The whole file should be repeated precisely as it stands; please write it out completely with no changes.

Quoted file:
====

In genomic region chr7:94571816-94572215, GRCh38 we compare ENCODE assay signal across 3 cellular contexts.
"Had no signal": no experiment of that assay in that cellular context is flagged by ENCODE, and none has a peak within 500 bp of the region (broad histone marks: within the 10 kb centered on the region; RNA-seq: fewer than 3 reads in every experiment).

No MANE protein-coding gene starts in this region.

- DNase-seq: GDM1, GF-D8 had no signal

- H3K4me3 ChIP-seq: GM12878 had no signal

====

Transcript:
In genomic region chr7:94571816-94572215, GRCh38 we compare ENCODE assay signal across 3 cellular contexts.
"Had no signal": no experiment of that assay in that cellular context is flagged by ENCODE, and none has a peak within 500 bp of the region (broad histone marks: within the 10 kb centered on the region; RNA-seq: fewer than 3 reads in every experiment).

No MANE protein-coding gene starts in this region.

- DNase-seq: GDM1, GF-D8 had no signal

- H3K4me3 ChIP-seq: GM12878 had no signal